The ecology of large-spotted genets within an urban landscape.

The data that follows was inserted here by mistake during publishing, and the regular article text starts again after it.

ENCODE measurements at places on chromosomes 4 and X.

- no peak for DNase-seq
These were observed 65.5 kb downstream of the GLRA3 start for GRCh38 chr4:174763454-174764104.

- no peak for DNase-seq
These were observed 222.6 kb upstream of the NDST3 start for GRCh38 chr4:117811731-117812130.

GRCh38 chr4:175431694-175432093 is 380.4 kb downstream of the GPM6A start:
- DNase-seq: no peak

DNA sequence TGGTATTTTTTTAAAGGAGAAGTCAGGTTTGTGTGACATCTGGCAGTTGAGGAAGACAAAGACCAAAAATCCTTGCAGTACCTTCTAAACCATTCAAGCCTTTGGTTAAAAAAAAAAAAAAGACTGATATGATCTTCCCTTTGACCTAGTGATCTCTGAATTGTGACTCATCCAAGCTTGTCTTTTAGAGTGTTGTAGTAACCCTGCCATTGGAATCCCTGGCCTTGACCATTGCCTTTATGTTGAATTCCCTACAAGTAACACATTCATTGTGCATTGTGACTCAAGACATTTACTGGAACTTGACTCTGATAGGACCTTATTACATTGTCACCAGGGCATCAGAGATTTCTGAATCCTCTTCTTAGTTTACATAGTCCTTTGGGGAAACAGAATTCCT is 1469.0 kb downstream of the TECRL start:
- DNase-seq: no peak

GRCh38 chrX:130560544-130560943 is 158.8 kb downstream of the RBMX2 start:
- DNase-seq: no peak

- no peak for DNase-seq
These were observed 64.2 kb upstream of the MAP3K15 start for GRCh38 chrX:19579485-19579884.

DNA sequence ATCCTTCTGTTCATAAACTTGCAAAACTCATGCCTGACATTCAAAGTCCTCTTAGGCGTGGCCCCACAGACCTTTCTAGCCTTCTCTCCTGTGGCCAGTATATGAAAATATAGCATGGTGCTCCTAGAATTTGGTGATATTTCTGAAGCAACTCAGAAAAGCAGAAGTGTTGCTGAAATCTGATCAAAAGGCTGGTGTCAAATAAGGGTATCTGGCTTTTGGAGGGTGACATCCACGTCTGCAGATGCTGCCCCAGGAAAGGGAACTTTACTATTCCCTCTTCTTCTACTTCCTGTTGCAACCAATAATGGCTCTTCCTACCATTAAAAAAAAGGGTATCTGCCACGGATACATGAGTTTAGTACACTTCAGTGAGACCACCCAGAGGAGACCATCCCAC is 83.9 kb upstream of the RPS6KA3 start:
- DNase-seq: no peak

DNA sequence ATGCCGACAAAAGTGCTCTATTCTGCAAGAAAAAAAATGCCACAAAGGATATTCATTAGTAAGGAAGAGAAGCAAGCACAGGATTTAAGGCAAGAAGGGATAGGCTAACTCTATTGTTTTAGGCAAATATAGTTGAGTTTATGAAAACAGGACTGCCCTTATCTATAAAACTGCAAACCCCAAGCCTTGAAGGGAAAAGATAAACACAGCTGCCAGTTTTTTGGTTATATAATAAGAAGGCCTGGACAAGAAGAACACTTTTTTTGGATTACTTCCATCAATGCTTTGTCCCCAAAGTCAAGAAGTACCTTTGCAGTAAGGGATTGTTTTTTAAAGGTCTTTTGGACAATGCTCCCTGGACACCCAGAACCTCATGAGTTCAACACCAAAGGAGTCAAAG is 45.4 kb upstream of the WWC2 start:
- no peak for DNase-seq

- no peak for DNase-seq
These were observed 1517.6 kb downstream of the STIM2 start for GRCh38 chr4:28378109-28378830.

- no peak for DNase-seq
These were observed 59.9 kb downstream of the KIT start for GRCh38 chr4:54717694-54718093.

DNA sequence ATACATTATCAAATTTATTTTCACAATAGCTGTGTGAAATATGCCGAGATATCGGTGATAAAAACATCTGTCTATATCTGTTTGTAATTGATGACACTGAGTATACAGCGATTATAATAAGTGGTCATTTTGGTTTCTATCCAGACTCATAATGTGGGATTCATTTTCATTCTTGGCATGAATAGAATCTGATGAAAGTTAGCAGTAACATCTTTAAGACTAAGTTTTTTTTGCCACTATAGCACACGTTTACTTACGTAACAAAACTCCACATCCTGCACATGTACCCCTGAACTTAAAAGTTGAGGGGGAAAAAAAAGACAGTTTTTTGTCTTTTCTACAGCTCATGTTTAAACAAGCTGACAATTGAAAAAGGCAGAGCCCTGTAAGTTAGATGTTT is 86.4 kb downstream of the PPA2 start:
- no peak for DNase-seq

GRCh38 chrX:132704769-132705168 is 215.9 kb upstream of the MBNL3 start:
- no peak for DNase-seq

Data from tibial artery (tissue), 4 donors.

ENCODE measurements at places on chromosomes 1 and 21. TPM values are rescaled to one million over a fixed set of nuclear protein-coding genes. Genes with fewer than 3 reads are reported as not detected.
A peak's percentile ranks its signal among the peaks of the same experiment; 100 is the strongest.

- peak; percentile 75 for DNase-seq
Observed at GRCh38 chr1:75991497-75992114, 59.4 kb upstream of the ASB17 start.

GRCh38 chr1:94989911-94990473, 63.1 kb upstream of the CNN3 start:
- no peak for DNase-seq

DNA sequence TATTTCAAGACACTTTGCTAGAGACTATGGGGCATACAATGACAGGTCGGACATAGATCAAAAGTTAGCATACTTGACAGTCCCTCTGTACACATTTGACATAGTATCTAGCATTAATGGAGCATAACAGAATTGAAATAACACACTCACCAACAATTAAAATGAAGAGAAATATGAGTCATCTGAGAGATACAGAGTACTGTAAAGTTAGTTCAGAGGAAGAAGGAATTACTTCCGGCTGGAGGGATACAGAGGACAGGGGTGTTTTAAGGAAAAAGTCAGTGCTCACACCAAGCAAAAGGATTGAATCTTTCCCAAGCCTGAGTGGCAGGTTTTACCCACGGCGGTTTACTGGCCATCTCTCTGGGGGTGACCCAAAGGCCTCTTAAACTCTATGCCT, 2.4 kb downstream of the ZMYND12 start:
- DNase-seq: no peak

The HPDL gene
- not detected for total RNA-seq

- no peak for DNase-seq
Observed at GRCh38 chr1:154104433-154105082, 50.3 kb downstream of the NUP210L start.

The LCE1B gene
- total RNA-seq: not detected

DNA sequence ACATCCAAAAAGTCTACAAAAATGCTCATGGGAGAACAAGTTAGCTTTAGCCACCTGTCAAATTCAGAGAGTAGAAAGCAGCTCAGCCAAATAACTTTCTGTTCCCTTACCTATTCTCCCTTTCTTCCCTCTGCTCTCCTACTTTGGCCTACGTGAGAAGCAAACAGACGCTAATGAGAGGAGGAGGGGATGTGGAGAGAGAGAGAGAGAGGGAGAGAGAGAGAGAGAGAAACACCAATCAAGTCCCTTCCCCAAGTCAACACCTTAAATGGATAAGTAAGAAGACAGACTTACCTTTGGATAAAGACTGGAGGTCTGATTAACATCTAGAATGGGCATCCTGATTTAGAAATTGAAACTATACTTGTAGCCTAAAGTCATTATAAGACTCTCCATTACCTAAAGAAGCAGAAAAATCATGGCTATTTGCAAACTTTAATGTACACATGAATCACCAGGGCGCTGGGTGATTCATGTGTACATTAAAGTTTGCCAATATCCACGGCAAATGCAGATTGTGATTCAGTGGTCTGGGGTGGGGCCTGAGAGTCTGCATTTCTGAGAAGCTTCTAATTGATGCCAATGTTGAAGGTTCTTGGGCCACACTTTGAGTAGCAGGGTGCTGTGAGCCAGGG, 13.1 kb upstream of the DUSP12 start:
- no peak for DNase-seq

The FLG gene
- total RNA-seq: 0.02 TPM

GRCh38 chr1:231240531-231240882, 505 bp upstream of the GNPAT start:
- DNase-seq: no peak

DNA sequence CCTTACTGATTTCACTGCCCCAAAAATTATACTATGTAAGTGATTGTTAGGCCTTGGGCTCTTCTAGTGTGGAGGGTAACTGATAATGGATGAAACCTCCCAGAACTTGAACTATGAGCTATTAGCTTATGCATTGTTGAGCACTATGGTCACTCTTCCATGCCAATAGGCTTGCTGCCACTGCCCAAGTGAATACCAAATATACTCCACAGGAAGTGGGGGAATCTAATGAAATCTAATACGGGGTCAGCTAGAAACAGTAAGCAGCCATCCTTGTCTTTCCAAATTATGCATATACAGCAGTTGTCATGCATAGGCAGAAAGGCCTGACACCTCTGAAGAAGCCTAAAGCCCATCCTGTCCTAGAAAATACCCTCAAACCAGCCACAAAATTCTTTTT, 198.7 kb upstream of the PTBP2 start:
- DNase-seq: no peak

Urbanization is one of the most damaging and rapidly expanding forms of anthropogenic landscape modification and is having profound consequences on biodiversity worldwide. The global increase in urbanization has resulted in exclusion of many carnivore species from human-altered landscapes due to a variety of anthropogenic impacts. However, despite the negative impacts of urbanization on carnivores, certain species such as large-spotted genets (Genetta tigrina) exhibit an ability to persist within urban areas. Despite their extensive distribution range, large-spotted genets are poorly studied in comparison to other African carnivores, with a handful of studies conducted on genetics, activity patterns and diet. Furthermore, no studies have focused on their ecology in an urban environment. There have been increasing reports of large-spotted genets within urban areas throughout KwaZulu-Natal, South Africa. The mosaic of patches of native vegetation within this urban landscape provides habitats for a variety of wildlife species. The main aim of the study was to investigate the ecology of large-spotted genets within an urban landscape and to determine what factors facilitate their ability to persist in an urban environment. Residential interviews were conducted to ascertain information pertaining to behavioural observations, land use as well as wildlife conflict and public perceptions of genets. Chi-square (x2) goodness-of-fit tests were used to determine significant differences in the frequency of responses. Domestic pet food was the main food item genets were observed eating. The most cited cause of genet fatalities were attacks by domestic animals and collisions with vehicles. Genets were reported using roof spaces for resting during daylight hours and as locales for breeding. The majority of respondents expressed positive attitudes towards genets in urban areas; negative views stemmed from concerns of disease transfer and impacts on wild bird populations. We investigated the relationship between occurrence of large-spotted genets with various environmental variables believed to influence their site occupancy and detection in an urban environment. Presence/absence data was collected from 28 camera trap stations between June 2012 and October 2013 in Kloof, KwaZulu-Natal, South Africa. Average estimated occupancy of urban genets was 0.62 ± 0.14 with a detection probability 0.19 ± 0.03. Model selection indicated that bush cover and placement of camera traps on wide paths negatively influenced large-spotted genet occupancy. Both winter and fringe habitats influenced the site occupancy of large-spotted genets positively. Furthermore, bush cover was negatively associated with detection probability of urban genets. The dietary composition and the influence of predictable feeding stations on urban large-spotted genets were investigated through scat analysis. Scats were collected on a monthly basis over a year from eleven midden sites. Invertebrates were the dominant prey items consumed with small mammals also forming an important component of the diet. Significant seasonal variation was recorded with the presence of birds and pollution in the scats with highest recorded frequencies during spring and winter respectively. During winter, when invertebrate abundance declined, urban genets increased their intake of anthropogenic refuse resulting in plastic, elastic bands and various other waste products present in the scats. We investigated the effect of anthropogenic structures on the roost temperatures of large-spotted genets. Roost temperatures were recorded using i-Button® temperature loggers at known genet roosts in anthropogenic structures as well as in natural roost sites (tree hollows and rocky overhangs). Over the seasons temperatures varied significantly between months and among different roosts. However, anthropogenic roost temperatures were significantly higher than ambient temperatures throughout the study period. Furthermore, anthropogenic roosts had higher temperatures (with lower variability) than natural roost sites. This study indicated the importance of anthropogenic structures as daytime roosts and for breeding for large-spotted genets within an urban matrix. Given their adaptability and apparent success within the urban environment, we investigated the movement ecology of large-spotted genets within the urban landscape. Large-spotted genets were captured and fitted with global positioning system mobile transmitters. Although seven individuals were trapped, detailed data were only obtained for two individuals. Minimum convex polygons (MCPs), 95% and 50% kernel density estimates (KDEs) were calculated for a male and female large-spotted genet. The 95% kernel density home range sizes showed relatively small home range sized for both individuals, with an area of 48.2 ha (female) and 17.5 ha (male). Habitat selection within home ranges indicated that the male large-spotted genet preferred urban residential habitat while the female genet avoided nearby croplands. Both individuals used most of the habitats within their study area. Variable habitat used by both individuals in this study confirmed the species’ ability to adapt to the urban mosaic of habitats. This thesis showed the importance of a variety of factors on the distribution of large-spotted genets in landscapes where natural habitats are threatened by changing land use and increasing human populations. Furthermore, this thesis illustrated the ability of genets to live in an urban mosaic landscape by using a variety of anthropogenic resources.